Assessing the inclusive leadership traits and behaviors that are needed to truly become an inclusive leader today should sit at the top of the priority list of every leader across any sized organization.
The organizations thataren’t taking direct action to highlight the importance of developing inclusive leaders who understand how to authentically co-create positive and equitable interactions and processes are missing massive opportunities to build companies that can be more successful than one can imagine.
Salwa Rahim-Dillard, PhD, a diversity, equity, and inclusion scholar and practitioner and is the founder and principal of EquisionConsulting, LLC wrote an assessment for Harvard Business Review following a study of over 100 mid- and senior-level BIPOC (Black, Indigenous, and People of Color) employees across multiple industries.
Defining Inclusive Leadership
Inclusive leaders are individuals who are aware of their own biases and actively seek out and consider different perspectives to inform their decision-making and collaborate more effectively with others. (Center for Creative Leadership)
What Dr. Rahim-Dillard found through her work and assessment is a workplace impression-management strategy that emerged called “mirroring.”
She found that,
“Mirroring is a uniquely intrapersonal process that these employees undergo as they grapple with reflecting, mimicking, constructing, understanding, and portraying “professional” workplace identities that simultaneously signal allegiance to their managers, defy negative stereotypes, respect the ethos of their cultures, and propel their careers.”
This process is a practice where BIPOC employees’ question and evaluate the way that their white manager perceives their values, behaviors, gestures, and appearance. This practice of mirroring is when people seek to belong and be accepted, but at the core it disempowers BIPOC employees and leaders and doesn’t allow them to be truthful nor authentic in the way that they manage, do their work, and work with others.
Did you know that white men represent 85% of Fortune 500 CEOs?
“My work assessing the cultural competence (ability to bridge) of over 100 white leaders (manager level and above) showed that more than 89% severely lacked the ability to bridge and authentically connect with people who were different from them.
These white leaders failed at building trusting relationships with BIPOC employees and were not skilled at leading inclusively, which requires acknowledging and valuing authentic demographic uniqueness and facilitating positive interactions that give equity and a sense of belonging.”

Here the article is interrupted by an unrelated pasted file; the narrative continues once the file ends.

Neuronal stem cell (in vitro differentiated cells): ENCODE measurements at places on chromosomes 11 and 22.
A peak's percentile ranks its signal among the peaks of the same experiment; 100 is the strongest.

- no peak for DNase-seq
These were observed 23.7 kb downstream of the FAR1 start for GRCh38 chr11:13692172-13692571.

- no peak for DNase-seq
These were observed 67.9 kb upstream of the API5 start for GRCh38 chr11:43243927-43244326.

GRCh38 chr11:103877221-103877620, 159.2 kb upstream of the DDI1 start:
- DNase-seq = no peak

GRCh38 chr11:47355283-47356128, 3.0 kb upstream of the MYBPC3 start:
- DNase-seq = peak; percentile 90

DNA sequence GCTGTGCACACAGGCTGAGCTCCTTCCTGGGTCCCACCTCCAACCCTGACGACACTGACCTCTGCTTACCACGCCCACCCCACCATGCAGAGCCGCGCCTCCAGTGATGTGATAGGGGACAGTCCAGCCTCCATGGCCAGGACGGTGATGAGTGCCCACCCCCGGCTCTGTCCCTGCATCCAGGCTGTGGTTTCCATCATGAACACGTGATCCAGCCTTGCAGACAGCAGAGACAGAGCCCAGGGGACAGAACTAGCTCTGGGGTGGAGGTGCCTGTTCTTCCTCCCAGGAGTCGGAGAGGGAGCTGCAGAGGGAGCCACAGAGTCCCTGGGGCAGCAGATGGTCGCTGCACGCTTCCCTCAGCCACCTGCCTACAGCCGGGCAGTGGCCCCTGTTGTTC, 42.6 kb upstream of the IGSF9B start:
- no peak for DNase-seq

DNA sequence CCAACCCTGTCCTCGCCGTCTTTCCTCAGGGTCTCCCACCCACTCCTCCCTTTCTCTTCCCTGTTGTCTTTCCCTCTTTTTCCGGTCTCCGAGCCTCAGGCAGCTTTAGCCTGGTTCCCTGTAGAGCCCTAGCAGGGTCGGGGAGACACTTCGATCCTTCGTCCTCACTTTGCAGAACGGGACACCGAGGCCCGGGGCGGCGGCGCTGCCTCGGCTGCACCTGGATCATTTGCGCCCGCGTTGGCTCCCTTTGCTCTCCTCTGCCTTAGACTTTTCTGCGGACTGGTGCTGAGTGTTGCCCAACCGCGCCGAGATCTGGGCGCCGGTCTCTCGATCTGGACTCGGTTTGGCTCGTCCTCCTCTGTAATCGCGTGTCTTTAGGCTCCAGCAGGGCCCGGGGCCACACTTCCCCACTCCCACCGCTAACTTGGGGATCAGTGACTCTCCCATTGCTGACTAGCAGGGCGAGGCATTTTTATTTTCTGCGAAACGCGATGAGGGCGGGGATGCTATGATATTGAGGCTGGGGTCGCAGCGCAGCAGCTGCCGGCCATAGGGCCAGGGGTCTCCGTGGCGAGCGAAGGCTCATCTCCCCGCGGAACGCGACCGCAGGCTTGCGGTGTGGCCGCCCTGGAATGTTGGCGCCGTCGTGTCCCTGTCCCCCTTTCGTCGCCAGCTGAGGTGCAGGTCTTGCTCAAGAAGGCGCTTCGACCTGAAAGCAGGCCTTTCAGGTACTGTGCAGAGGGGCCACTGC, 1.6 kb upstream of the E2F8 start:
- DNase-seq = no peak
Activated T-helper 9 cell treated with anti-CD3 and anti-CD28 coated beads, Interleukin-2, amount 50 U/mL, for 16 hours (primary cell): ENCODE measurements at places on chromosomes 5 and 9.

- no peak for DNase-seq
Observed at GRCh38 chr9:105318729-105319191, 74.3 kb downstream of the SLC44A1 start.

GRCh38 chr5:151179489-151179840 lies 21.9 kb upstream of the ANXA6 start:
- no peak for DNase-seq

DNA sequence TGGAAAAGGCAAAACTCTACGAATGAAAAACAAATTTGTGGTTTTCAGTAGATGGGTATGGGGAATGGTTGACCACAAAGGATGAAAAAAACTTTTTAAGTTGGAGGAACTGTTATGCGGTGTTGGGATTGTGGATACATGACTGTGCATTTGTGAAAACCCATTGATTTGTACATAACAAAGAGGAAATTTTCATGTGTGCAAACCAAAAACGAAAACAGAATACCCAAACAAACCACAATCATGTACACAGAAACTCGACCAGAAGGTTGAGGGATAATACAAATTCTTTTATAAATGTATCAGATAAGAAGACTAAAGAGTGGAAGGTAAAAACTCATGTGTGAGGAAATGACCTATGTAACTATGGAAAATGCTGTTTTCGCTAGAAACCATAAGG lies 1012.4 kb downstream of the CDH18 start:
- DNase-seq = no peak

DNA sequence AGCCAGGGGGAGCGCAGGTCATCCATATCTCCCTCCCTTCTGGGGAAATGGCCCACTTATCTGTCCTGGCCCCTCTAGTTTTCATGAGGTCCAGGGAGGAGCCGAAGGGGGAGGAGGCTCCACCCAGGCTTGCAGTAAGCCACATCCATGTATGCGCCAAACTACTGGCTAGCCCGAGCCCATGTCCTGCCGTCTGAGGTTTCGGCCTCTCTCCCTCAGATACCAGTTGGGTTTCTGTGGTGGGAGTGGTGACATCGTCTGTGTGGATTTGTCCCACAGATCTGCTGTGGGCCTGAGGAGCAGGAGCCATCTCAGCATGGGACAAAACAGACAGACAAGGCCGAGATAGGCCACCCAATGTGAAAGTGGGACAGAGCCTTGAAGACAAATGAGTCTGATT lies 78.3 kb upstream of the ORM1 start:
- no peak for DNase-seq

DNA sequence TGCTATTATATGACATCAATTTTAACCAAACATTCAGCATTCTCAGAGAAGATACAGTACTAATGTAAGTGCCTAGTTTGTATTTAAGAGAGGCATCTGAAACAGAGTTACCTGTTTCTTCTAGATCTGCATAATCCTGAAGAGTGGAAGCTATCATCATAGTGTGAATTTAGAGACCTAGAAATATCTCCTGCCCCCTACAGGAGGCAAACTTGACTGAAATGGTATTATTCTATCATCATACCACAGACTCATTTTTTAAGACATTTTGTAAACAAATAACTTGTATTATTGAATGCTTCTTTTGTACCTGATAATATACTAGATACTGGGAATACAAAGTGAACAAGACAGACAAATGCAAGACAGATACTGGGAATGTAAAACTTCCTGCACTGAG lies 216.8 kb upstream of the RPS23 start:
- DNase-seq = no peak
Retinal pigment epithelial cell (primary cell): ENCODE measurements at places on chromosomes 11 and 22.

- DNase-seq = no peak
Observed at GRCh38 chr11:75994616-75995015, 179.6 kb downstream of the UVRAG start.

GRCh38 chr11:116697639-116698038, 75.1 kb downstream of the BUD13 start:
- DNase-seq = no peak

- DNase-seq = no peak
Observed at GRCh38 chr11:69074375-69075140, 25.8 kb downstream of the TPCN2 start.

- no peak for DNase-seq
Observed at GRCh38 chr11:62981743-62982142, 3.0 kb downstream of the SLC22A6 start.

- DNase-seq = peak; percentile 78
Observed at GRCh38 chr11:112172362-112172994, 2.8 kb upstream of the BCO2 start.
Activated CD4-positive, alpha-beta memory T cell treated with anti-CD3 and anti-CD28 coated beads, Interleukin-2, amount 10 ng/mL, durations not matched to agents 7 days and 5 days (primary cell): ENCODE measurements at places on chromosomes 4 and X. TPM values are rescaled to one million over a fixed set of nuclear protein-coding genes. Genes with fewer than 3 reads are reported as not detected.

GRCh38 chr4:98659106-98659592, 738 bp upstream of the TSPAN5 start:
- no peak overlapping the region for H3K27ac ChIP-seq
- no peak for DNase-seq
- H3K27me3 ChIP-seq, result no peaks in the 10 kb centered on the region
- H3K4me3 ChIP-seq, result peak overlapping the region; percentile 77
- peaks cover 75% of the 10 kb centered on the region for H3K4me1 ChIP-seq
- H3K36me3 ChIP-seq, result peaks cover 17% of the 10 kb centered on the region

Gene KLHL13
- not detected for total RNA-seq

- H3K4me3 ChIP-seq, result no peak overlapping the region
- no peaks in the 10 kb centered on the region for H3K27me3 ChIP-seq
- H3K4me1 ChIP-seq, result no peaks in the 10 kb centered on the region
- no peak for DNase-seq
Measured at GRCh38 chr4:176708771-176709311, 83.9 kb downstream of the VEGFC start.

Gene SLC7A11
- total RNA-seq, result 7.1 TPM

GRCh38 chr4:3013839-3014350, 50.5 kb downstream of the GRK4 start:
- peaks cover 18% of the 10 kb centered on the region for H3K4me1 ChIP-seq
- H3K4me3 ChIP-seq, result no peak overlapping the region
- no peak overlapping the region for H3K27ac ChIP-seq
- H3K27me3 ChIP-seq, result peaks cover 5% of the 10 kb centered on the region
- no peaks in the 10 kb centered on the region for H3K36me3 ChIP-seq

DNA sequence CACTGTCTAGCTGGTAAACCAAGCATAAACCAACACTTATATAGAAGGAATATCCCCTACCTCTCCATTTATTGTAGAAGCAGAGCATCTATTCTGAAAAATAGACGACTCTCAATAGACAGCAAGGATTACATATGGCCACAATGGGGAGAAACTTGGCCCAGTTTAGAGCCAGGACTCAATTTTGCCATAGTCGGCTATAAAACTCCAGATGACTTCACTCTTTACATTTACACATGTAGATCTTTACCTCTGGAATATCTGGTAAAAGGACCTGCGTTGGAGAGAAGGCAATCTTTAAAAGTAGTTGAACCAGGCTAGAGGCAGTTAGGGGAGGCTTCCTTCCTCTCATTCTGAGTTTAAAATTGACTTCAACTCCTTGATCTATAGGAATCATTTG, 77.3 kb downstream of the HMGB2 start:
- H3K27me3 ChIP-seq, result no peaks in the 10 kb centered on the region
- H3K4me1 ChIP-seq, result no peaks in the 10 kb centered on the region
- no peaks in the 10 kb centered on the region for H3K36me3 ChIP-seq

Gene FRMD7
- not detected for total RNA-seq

“In one case, a Black female senior manager was forced by her white male manager to decrease the performance rating of a woman and increase the performance rating of a white male on her team, despite her disapproval and without clear justification. The Black leader thought it was inequitable favoritism and asserted to me, ‘Going forward, I will give my employees what I believe they deserve and not cave into outside influences.’”
What are traits and behaviours of Inclusive Leaders?
- Inclusive leaders can reflect on their own behaviors and how they affect others and co-create positive and equitable interactions and decisions
- These leaders are able to understand how their strengths (high ability) should be augmented, and opportunity gaps (low ability) be narrowed
- Leaders with low ability to be inclusive should reflect on how their behaviors can negatively impact BIPOC employees and be required to upskill and traits to help them become more inclusive
- Leaders with average ability to be inclusive should strive to achieve a higher level of competence
- Those leaders with high ability to be inclusive must accept that diversity, equity, and inclusion work is never-ending and encouraged by their organizations to keep going
This tool provided in this assessment is grounded in years of research and work by Salwa Rahim-Dillard, PhD.
She found that to understand the construct and behaviors of inclusive leadership through hundreds of surveys and interviews and facilitating nearly two dozen Appreciative Inquiry focus groups (with employees at all hierarchical levels), she designed a strength-based approach where employees can identify their behavioral strengths and configure the traits that create a unique roadmap to becoming a more inclusive leader.
Q. Is your organization working on building inclusive leadership across the entire organization and all levels?
Q. If you’re in a leadership role now, how are you assessing your inclusive capabilities and behaviors?
Read the entire Assessment and get Dr Rahim-Dillard’s tool here
This Article references: https://hbr.org/2021/04/how-inclusive-is-your-leadership
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